There’s no doubt that more and more of the world’s consumers want to buy anytime, through any channel—and, increasingly, from anywhere.
That’s especially true in emerging markets. In some of these economies, the combination of a rising, Internet-empowered middle class and wealthy elites is driving a strong desire to shop online for Western brands that convey social status and a sense of economic security. In China, shopping overseas via the Internet is now so common that it has a nickname—hai tao, or “ocean search.” According to the China E-commerce Research Center, the total value of cross-border transactions between Chinese consumers and American or European websites reached $1.9 billion in 2010, and is expected to quadruple to $7.6 billion in 2012.
Indeed, while mature market growth rates stagnate or slump, emerging markets are powering ahead. Although their predominantly youthful populations have yet to reach their peak shopping years, they are already brand-conscious, status-seeking consumers—and some are rapidly becoming as affluent as shoppers in Europe or the United States. Retail sales in China, Vietnam, India and Russia, for example, are forecast to experience compound annual growth rates of 13.9 percent, 13.2 percent, 10.6 percent and 9.2 percent, respectively, between 2011 and 2014—compared with just 4.1 percent in North America and 2.4 percent in Western Europe.
For Western retailers, the benefits of being able to fulfill the demands of these shoppers promise to be huge. And the online pure plays are moving fast to leverage their single-channel advantage: agility and speed. Two years ago, for example, Amazon.com was the world’s 28th largest retailer; if it maintains its current growth trajectory, it will be the world’s sixth largest retailer by 2015, with revenues of more than $100 billion.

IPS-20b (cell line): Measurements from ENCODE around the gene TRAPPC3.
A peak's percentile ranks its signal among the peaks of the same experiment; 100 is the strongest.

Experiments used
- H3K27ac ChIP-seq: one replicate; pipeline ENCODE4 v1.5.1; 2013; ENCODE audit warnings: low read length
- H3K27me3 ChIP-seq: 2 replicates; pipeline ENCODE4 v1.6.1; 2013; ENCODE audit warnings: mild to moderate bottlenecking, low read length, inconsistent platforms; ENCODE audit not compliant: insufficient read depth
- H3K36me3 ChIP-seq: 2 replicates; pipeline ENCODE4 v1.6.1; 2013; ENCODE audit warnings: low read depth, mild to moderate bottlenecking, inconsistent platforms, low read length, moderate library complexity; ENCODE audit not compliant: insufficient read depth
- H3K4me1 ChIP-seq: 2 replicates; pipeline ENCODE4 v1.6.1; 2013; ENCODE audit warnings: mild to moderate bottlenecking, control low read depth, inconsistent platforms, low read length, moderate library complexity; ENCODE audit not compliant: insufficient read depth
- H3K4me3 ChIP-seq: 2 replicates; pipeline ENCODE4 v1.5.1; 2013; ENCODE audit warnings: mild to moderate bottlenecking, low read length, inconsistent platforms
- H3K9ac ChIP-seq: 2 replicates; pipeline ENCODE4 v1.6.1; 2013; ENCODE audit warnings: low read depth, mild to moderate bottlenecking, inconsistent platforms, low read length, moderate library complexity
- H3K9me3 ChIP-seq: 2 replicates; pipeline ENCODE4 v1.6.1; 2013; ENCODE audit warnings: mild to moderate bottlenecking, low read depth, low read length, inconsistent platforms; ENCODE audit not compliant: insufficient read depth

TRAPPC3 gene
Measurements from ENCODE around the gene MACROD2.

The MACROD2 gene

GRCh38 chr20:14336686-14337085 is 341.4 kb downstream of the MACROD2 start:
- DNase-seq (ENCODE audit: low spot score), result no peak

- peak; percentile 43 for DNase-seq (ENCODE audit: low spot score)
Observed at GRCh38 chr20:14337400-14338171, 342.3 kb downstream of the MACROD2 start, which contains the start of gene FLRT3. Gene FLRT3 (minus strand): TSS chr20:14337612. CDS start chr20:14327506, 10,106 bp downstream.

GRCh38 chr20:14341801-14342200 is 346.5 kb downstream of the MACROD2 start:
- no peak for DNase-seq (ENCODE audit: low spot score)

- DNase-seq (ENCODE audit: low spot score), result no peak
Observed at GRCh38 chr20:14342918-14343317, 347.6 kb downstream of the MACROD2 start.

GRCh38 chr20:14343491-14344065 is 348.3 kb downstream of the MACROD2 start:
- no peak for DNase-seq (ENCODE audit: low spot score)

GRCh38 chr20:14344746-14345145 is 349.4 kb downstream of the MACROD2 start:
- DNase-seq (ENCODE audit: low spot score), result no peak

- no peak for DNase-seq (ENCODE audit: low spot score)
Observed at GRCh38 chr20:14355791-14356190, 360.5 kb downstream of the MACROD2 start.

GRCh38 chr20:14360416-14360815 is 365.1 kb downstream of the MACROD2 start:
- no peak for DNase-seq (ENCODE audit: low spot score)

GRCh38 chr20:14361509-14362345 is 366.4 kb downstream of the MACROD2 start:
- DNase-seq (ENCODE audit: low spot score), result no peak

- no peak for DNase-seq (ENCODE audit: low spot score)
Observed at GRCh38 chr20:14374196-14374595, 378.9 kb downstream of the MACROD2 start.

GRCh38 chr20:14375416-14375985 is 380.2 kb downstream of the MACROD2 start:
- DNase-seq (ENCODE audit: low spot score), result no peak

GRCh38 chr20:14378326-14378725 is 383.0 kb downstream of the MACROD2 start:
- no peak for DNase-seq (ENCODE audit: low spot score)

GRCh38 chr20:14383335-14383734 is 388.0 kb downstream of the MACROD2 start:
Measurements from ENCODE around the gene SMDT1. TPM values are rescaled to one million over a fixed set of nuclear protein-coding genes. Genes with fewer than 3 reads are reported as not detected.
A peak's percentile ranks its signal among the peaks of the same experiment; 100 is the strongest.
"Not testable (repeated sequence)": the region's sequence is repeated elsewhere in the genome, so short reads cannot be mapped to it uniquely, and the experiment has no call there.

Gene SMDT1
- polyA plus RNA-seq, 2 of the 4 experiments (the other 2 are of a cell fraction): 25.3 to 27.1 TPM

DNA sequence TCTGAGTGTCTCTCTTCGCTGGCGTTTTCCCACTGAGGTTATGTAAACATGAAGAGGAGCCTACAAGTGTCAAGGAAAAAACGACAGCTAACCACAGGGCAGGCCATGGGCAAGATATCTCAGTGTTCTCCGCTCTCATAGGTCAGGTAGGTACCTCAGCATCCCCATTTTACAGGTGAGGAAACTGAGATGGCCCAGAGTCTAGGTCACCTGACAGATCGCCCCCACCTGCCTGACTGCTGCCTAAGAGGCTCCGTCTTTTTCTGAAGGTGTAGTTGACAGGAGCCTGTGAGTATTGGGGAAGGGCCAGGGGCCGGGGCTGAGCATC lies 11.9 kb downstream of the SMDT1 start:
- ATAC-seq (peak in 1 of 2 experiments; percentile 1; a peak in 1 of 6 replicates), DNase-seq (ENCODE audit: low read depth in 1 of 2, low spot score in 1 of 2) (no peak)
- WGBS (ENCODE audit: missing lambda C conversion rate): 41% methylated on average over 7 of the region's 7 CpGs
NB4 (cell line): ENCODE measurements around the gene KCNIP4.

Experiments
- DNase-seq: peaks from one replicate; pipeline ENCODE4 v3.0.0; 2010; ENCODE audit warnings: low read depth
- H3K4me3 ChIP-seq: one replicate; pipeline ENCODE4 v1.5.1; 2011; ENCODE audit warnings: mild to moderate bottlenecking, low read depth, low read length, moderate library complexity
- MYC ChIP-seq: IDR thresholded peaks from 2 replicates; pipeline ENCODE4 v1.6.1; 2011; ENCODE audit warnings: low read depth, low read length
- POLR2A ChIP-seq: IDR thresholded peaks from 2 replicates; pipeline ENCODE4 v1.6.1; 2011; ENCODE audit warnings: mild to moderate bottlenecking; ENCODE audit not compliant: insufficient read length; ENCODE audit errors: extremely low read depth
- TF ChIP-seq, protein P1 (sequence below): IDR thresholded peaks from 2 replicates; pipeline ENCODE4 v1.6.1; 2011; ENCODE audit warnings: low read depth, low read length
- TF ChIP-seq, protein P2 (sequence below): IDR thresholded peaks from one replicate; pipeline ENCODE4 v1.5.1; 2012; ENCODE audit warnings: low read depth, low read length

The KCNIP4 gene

What’s more, some nimble imitators are showing that Amazon’s business model can be replicated in markets beyond the online giant’s reach. Witness Lazada, the latest offering from German digital entrepreneurs the Samwer brothers, which has sought to replicate the Amazon model in such major growth markets as Indonesia, Malaysia and the Philippines.
These developments confront traditional retailers, saddled with bricks-and-mortar business models, with some complex choices. Which particular growth markets should they target? Which channels should they use to reach them? Which operating model and ownership structures should they build to ensure fulfillment?
Developing the right response will take time and careful strategic analysis. And different retailers will follow different paths to success—depending, critically, on factors including how aggressive they are in their investment and branding strategies, the types of products they sell and the geographies they choose to focus on. All winning companies, nevertheless, will have a deep understanding of three essential strategic considerations.
1. The nature of the target consumer
Leading retailers recognize that not all global shoppers are alike. Shopping preferences vary enormously from culture to culture, and in the world of online retail in particular, they result in stark differences in attitudes toward the user experience, customer service, product information, payment methods and fulfillment needs.
In many Asian countries, for example, online shoppers expect to find far more product information on a website than European or North American consumers would require—more detailed descriptions, more pictures and more delivery options. Their payment preferences, too, are different from those of most Westerners. In Japan, for instance, shoppers want the option to pick up and pay for online purchases at neighborhood convenience stores (often on the same day). They also like to pay cash on delivery, or with an online bank transfer. In China, similar preferences are forcing Western brands to introduce local payment options on their websites.
And when it comes to fulfillment, local laws and conditions can greatly complicate the delivery process.